Simpson’s Paradox in the 2016 Election: Quick Follow-Up Transcript

Transcript (PDF)

In December, I speculated that Simpson’s Paradox may have been at work in the election. We can now back this up a little, using data from the American National Election Studies, or ANES.

Each presidential election, ANES interviews several thousand adult US citizens. ANES is hailed by some political scientists as “the gold standard among public opinion surveys”.[1]

The 2016 ANES study[2] had 4,271 respondents. We’ll keep only those respondents who reported their family income, reported their presidential vote,[3] and reported being either black or white.[4] This leaves us with a sample of 2,513 respondents. Of these, we have 1,425 rich whites, 811 poor whites, 107 rich blacks, and 170 poor blacks.[5]

53.4% of poor whites voted Trump. But only 50.1% of rich whites did so.

4.7% of poor blacks voted Trump. But only 3.7% of rich blacks did so.

Voted Trump
# % #
Whites 1,425 Rich 50.1% 714
811 Poor 53.4% 433
Blacks 107 Rich 3.7% 4
170 Poor 4.7% 8
Total 1,532 Rich 46.9% 718
981 Poor 45.0% 441

We see that poor whites were more likely than rich whites to vote Trump. Similarly, poor blacks were more likely than rich blacks to vote Trump.

Now. When we add up whites and blacks, something funny happens. 46.9% of rich whites and blacks voted Trump. But only 45.0% of poor whites and blacks did so.

This is Simpson’s Paradox. In each subgroup, the poor were more likely than the rich to vote Trump. But paradoxically, when aggregated, the rich were more likely than the poor to vote Trump.

Endnote. All we’ve shown here is that in a sample of 2,513 respondents, Simpson’s Paradox was at work. Ideally, we’d like to extrapolate from this sample and say that Simpson’s Paradox was also at work in the actual voting population. But unfortunately, we can’t, because the sample size is too small.

If you’re interested in more of the gory details, check out my Slightly More Detailed Analysis listed in the description below.

Footnotes

[1] Aldrich & McGraw, 2012, Chapter I, Improving Public Opinion Surveys, p. 3.

[2] 2016 ANES Time Series Study.

[3] I kept only those respondents who specified the candidate they voted for.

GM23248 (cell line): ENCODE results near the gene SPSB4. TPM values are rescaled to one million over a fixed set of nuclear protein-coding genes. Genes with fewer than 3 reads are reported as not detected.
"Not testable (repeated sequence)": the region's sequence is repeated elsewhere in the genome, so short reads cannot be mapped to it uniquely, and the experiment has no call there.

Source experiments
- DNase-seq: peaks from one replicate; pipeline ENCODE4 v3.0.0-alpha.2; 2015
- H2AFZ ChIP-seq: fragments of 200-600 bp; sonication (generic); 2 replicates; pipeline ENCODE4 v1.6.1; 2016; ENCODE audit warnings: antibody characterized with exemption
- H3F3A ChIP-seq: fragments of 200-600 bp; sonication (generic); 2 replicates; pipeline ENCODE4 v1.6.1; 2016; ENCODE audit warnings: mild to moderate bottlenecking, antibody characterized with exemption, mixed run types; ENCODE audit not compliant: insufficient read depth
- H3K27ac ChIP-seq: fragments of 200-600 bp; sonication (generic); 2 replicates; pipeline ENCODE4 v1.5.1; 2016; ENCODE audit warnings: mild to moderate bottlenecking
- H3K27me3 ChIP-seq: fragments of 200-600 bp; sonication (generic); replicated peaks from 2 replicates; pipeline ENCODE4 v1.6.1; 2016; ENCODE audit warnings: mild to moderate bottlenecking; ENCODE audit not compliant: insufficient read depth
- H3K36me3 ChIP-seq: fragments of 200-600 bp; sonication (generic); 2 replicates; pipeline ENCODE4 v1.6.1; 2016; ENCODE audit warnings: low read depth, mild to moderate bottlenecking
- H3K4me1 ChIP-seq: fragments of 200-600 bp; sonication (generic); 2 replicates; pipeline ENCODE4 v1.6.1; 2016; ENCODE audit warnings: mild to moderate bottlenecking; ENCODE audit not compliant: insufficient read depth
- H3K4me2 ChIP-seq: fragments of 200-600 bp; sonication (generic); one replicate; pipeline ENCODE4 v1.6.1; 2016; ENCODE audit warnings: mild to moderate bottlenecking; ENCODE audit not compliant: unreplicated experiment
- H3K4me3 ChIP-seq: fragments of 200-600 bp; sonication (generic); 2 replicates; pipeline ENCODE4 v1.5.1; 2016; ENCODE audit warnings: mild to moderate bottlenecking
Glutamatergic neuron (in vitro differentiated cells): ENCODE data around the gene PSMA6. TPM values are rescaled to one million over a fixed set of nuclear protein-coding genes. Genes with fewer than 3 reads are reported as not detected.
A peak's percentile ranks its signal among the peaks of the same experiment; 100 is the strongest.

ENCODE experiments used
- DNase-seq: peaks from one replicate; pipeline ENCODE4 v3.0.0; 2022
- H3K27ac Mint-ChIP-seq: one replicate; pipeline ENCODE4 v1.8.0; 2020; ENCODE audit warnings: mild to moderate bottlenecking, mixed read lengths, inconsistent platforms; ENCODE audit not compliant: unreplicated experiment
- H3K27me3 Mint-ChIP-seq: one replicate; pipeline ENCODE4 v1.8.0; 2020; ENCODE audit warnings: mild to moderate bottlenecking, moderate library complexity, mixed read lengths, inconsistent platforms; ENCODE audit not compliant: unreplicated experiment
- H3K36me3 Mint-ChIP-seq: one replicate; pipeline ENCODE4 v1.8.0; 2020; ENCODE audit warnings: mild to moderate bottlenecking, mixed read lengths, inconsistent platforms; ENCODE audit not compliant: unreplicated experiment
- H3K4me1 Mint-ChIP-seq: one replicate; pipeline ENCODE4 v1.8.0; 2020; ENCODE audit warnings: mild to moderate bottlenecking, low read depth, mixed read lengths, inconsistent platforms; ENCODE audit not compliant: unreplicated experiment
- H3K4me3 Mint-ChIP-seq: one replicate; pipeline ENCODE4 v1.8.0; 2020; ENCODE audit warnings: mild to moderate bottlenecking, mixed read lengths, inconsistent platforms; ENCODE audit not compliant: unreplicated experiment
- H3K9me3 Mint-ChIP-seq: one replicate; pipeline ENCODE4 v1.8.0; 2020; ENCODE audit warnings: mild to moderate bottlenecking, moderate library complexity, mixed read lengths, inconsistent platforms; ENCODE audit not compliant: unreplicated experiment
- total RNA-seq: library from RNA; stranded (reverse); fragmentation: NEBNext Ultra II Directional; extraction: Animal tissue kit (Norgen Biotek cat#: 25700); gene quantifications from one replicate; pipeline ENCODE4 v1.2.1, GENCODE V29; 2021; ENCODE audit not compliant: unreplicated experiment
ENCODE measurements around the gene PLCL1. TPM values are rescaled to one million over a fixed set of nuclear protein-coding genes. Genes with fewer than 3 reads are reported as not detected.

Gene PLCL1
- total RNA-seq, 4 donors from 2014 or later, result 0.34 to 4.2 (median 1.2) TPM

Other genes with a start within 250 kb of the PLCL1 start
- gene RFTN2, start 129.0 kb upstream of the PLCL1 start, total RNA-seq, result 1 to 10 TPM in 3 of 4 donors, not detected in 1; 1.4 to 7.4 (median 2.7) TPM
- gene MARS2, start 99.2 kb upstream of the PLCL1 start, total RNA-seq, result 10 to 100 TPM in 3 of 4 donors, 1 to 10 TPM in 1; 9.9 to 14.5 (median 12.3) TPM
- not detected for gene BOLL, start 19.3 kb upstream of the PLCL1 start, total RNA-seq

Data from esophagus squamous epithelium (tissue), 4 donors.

[4] I also dropped 44 respondents who were both white and black.

[5] As I did in the previous video, I simply label those with annual family incomes above 50K “rich”, and those with lower family incomes “poor”. I hope no one gets too annoyed by these labels.

Slightly More Detailed Analysis of the ANES and CCES Data

The American National Election Studies 2016 Time Series Study had 4,271 respondents. (3,090 of these were internet and the remaining 1,181 face-to-face.)

  • Out of 4,271, only 4,158 reported their family income.
  • Out of 4,158, only 2,749 voted for President AND reported their vote.
  • Out of 2,749, 277 self-identified as black (but not white) and 2,236 self-identified as white (but not black). (The 44 who self-identified as both black and white were excluded. The remaining 192 did not self-identify as being either black or white.)

This leaves us with 2,513 respondents and the following breakdown in Table 1 (which was shown in the video). Poor whites were more likely than rich whites to vote Trump. Likewise, poor blacks were more likely than rich blacks to vote Trump.

But paradoxically, when aggregated, rich whites and blacks were more likely than poor whites and blacks to vote Trump. This is Simpson’s Paradox.

Table 1.

Voted Trump

#

%

#

Whites

1,425

Rich

50.1%

714

811

Poor

53.4%

433

Blacks

107

Rich

3.7%

4

170

Poor

4.7%

8

Total

1,532

Rich

46.9%

718

981

Poor

45.0%

441

The thing though is that ANES does not use a simple random sample. As stated in DeBell (2010), “How to Analyze ANES Survey Data” (PDF),

ANES data analysis should be done with weights for any analysis that is intended to generalize to the population, because unweighted ANES data do not represent the population as well as weighted data.

The above data are unweighted. Meaning we cannot generalize from the above data and say that 50.1% of rich whites, 53.4% of poor whites, etc. voted Trump. To make such generalizations, we must use the appropriate weights.